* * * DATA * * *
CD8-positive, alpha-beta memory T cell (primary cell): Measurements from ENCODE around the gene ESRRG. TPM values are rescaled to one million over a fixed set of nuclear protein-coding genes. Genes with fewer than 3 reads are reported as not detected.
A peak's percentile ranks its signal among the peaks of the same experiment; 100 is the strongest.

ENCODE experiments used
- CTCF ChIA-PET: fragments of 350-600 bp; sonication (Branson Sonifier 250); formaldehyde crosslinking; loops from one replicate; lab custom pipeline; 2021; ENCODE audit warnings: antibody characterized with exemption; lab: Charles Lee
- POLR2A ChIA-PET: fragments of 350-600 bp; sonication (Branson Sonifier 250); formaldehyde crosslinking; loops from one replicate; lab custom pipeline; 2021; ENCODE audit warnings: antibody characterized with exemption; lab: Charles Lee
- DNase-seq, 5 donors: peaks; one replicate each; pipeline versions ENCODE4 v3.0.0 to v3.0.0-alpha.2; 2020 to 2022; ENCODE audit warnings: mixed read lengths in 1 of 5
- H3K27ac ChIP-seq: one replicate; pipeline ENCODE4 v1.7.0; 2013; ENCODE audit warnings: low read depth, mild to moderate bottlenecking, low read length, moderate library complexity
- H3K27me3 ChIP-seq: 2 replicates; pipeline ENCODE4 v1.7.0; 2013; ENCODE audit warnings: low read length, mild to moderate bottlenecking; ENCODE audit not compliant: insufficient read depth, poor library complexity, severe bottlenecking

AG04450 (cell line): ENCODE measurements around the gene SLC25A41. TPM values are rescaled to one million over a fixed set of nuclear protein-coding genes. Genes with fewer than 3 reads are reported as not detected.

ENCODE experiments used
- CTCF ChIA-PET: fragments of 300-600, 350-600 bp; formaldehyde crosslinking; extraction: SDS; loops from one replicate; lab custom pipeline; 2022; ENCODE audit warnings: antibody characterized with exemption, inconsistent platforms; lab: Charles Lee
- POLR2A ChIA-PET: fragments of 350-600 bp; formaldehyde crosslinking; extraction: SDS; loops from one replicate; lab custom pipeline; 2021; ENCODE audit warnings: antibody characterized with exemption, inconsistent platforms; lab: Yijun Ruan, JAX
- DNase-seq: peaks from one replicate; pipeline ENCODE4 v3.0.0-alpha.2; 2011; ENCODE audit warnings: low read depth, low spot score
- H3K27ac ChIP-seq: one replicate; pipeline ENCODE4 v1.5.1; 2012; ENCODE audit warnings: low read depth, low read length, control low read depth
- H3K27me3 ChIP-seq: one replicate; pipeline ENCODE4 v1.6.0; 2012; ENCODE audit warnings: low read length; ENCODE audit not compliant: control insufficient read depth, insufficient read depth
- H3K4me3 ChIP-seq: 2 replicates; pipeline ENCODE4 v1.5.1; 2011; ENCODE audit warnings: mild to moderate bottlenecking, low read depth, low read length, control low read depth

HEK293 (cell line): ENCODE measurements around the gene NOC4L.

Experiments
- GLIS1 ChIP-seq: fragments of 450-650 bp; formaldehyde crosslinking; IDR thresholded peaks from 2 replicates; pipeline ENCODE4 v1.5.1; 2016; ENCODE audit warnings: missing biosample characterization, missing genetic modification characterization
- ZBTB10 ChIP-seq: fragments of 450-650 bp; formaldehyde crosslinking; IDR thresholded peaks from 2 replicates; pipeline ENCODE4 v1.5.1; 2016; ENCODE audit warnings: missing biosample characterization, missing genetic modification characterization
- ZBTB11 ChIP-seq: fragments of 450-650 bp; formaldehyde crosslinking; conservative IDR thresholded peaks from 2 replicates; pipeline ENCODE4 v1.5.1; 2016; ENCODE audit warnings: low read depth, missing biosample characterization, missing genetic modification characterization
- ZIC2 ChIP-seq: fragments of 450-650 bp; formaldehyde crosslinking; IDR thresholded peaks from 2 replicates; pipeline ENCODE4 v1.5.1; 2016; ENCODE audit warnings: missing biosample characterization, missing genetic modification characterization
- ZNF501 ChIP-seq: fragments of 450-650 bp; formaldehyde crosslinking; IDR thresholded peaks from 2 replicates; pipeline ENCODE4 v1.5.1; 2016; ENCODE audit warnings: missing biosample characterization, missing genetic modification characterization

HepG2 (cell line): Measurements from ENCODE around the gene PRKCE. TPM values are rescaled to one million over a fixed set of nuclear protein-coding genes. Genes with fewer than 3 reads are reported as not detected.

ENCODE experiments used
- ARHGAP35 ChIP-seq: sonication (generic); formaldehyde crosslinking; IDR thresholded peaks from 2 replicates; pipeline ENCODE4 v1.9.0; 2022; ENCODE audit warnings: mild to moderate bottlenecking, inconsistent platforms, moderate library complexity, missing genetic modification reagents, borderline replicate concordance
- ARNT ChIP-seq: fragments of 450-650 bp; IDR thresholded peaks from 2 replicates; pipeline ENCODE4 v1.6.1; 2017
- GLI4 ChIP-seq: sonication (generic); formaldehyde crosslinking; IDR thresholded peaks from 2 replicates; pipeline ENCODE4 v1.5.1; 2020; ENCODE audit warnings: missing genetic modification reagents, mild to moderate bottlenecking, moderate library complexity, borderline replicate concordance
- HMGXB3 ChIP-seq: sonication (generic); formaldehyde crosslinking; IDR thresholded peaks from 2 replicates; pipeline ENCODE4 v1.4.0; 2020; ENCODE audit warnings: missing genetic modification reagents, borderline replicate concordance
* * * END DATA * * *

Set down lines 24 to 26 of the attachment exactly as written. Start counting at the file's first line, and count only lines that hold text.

HepG2 (cell line): Measurements from ENCODE around the gene PRKCE. TPM values are rescaled to one million over a fixed set of nuclear protein-coding genes. Genes with fewer than 3 reads are reported as not detected.

ENCODE experiments used
- ARHGAP35 ChIP-seq: sonication (generic); formaldehyde crosslinking; IDR thresholded peaks from 2 replicates; pipeline ENCODE4 v1.9.0; 2022; ENCODE audit warnings: mild to moderate bottlenecking, inconsistent platforms, moderate library complexity, missing genetic modification reagents, borderline replicate concordance